diamond geezer

 Friday, December 02, 2005

Prime Movers
Route 3: Crystal Palace - Oxford Circus
Location: London south, inner
Length of journey: 9 miles, 65 minutes

There's nowhere in London quite like Penge Crystal Palace [links: ]. For a start you don't need a TV aerial on your roof because the biggest transmitter tower in the capital looms down over the area, visible from far away across the Thames basin [links: ]. Then there's the site of the magnificent Crystal Palace itself, a glass exhibition pavilion moved here from Hyde Park 150 years ago but burnt to the ground in 1936 [links: ]. Let's not forget the slightly downtrodden National Sports Centre, home to UK Athletics meetings until the new Olympic Stadium snaffles all its custom [links: ]. Here was the unassuming pitch where the FA Cup Final was played every year from 1895 to 1914 [links: ]. And Crystal Palace was also the site of the world's first fatal road accident in 1896 when mother Bridget Driscoll was hit by a demonstration vehicle roaring down on her at 4mph [links: ]. I spent a fascinating hour wandering the 200 acre park, and even then I still didn't find the famous fibreglass dinosaurs [links: ]. It's a place that deserves more than a passing paragraph, so I'm sure I'll be back one day to report in more depth. [links: ]. But, for the time being, there was a bus to catch.

Crystal Palace bus station is less a transport hub and more a couple of sheds beside a car park. Route 3 heads north through the back streets of Gipsy Hill and West Dulwich. It's all very leafy and affluent around here, with a majority of paved-over front gardens hinting that local residents aren't the type to abandon their 4x4s to ride on public transport. The view from the 3's top deck is all florists, traditional toyshops and freshly creosoted fences. Nip beneath the railway bridge into Herne Hill and you're still the right side of upmarket (they don't have fish and chip shops, oh no, they have Olley's Fish Experience). And then there's (a rear view of) Brockwell Park Lido, which (presumably, because it's closed for the winter) still maintains its classic Thirties elegance (in spite of several aborted attempts to shut the place down). Charming. You'd never guess what was coming next.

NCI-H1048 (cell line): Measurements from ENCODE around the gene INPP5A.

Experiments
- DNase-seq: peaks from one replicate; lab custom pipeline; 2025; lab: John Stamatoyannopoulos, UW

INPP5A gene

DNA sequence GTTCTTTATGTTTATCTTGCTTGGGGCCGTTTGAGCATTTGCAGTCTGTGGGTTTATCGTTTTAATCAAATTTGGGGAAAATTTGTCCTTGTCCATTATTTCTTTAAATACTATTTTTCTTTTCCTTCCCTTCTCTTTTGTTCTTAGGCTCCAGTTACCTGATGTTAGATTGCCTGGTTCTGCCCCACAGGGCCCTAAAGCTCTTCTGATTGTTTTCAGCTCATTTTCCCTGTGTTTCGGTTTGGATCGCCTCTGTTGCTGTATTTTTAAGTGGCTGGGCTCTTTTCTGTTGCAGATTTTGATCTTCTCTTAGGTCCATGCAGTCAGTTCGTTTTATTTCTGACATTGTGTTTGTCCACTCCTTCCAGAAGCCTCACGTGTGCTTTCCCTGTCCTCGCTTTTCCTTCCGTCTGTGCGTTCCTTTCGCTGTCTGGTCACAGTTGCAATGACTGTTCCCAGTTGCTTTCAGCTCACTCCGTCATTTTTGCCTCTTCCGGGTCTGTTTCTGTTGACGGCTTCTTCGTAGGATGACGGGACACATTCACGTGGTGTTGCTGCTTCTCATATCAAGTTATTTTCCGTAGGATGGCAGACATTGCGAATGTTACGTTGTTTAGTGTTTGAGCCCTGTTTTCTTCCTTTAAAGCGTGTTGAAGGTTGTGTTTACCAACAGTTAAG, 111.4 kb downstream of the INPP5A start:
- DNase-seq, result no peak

Brixton's next. Slip down Brixton Hill, between the Fridge and the (astonishingly ostentatious) Budd Memorial, and the view is very different. Brixton High Street is choked with traffic, much of it red and double-deckered, and the pavements are choked with shoppers (and the odd campaigning activist). Tempting retail treats include the Reliance Arcade, the 'God Is Able Unisex Salon' and the street market down Electric Avenue (and then we'll take it higher). The 3 trundles northward towards Kennington Park Road, where there's a brief but perfectly framed view of the Gherkin at the end of the street, then skirts the Imperial War Museum and Lambeth Palace on the outer fringes of London's tourist hinterland.

Suddenly your £1.20 bus ticket beats any open-topped over-priced sightseeing bus. On Lambeth Bridge the view from the top deck across the Thames is world-beating (ooh, the winter sunshine beating down through the London Eye, and aah, the private riverside terraces behind the Palace of Westminster). Next comes a close up view of the Houses of Parliament (although, to be honest, even Big Ben doesn't attract the eye quite as much as Brian Haw's long-term Parliament Square protest). You then ride the full length of Whitehall, peering down Tony's private street and into various Government departments. Nelson's Column may be only a quarter the height of the Crystal Palace TV transmitter, but it has considerably greater stature. And finally, on the home stretch, there's an ever-so slow crawl round the elegant curve of Regent Street before pulling up a few yards short of Oxford Street, just round the corner from the legendary Golf Sale. Par for the course, if you took 3 to get here.

3 links
Route 3: anorak-level route information
Route 3: timetable

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